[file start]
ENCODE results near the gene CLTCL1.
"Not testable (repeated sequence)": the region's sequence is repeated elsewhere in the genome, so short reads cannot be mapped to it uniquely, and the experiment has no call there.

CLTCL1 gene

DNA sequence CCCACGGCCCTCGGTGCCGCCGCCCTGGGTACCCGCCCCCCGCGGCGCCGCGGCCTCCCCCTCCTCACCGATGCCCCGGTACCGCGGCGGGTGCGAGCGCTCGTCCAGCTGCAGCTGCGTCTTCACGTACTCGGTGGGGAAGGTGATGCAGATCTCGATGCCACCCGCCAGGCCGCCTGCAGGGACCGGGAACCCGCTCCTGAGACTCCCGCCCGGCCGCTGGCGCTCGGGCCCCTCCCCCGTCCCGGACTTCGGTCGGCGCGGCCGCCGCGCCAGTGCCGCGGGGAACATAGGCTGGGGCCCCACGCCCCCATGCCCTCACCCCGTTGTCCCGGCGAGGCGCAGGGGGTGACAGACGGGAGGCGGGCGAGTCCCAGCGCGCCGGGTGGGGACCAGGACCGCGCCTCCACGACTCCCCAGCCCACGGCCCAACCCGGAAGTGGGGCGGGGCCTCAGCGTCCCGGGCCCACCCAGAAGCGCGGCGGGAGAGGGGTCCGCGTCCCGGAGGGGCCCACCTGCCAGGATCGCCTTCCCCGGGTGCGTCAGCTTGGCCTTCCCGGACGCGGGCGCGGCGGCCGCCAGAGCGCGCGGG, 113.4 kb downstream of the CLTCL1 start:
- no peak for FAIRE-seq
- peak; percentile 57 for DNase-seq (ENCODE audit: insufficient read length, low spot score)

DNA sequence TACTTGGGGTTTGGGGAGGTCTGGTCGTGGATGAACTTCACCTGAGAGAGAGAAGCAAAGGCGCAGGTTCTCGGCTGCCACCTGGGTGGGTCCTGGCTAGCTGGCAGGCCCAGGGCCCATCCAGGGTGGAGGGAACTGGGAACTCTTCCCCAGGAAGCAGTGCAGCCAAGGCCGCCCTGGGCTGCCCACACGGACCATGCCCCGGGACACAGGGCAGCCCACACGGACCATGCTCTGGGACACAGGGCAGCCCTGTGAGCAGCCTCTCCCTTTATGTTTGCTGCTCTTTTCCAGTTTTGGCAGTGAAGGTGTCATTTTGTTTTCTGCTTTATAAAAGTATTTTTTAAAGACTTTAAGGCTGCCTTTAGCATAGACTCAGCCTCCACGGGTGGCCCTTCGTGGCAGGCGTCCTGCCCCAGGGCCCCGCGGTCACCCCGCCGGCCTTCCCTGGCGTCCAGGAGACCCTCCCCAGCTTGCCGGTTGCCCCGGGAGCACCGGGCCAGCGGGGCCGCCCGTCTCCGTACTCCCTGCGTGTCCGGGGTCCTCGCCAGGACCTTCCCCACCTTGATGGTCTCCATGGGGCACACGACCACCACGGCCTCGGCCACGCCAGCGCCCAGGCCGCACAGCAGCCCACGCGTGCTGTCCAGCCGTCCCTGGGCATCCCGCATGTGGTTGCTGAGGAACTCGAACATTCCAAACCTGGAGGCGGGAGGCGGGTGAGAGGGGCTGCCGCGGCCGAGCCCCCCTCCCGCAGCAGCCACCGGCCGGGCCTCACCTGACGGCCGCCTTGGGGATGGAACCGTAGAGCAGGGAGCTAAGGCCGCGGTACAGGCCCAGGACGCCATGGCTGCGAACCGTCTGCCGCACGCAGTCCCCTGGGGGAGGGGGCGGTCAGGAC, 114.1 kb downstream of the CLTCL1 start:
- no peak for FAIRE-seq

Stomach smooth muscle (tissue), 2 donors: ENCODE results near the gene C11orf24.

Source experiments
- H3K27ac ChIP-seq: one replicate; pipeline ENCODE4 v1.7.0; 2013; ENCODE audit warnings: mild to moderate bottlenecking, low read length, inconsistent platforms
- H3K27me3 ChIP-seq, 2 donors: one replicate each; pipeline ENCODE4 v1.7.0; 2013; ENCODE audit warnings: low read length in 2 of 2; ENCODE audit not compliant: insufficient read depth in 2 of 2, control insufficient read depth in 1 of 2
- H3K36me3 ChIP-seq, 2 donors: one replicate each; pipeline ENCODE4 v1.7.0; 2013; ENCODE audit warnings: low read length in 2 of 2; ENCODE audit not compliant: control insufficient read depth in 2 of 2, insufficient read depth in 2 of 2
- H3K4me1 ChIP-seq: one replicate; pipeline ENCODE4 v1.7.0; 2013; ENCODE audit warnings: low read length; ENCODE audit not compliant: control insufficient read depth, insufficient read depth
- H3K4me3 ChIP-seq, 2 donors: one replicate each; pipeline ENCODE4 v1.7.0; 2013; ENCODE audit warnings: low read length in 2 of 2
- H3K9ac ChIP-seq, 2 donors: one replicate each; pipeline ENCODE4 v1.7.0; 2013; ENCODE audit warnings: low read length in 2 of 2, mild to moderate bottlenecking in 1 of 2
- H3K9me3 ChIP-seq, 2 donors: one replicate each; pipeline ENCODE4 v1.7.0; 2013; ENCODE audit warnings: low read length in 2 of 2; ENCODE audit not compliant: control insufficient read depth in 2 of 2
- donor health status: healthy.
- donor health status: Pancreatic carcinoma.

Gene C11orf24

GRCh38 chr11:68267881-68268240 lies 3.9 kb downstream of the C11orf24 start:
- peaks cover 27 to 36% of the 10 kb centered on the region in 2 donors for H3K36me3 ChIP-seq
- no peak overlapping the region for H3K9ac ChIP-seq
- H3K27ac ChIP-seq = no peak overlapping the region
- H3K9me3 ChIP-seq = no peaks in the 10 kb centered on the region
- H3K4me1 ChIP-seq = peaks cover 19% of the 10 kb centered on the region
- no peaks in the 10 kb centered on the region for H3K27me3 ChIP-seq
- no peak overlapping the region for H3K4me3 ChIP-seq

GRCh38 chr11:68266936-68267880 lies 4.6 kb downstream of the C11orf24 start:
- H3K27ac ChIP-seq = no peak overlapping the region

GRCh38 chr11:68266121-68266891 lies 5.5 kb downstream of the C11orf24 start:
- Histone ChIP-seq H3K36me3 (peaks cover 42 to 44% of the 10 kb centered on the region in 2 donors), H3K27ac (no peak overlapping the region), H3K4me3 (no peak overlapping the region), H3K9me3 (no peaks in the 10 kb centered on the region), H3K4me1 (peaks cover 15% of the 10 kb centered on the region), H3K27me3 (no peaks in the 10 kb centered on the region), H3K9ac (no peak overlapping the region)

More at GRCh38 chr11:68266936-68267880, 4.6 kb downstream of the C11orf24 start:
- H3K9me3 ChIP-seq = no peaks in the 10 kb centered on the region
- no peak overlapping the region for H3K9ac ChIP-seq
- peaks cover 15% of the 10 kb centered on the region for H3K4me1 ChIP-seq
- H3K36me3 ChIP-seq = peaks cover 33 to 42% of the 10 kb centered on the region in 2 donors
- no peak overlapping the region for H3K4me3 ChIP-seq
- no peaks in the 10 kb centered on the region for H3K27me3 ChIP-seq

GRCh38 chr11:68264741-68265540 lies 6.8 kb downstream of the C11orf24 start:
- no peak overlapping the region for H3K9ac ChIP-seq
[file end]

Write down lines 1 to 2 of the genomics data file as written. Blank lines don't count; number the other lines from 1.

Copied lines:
ENCODE results near the gene CLTCL1.
"Not testable (repeated sequence)": the region's sequence is repeated elsewhere in the genome, so short reads cannot be mapped to it uniquely, and the experiment has no call there.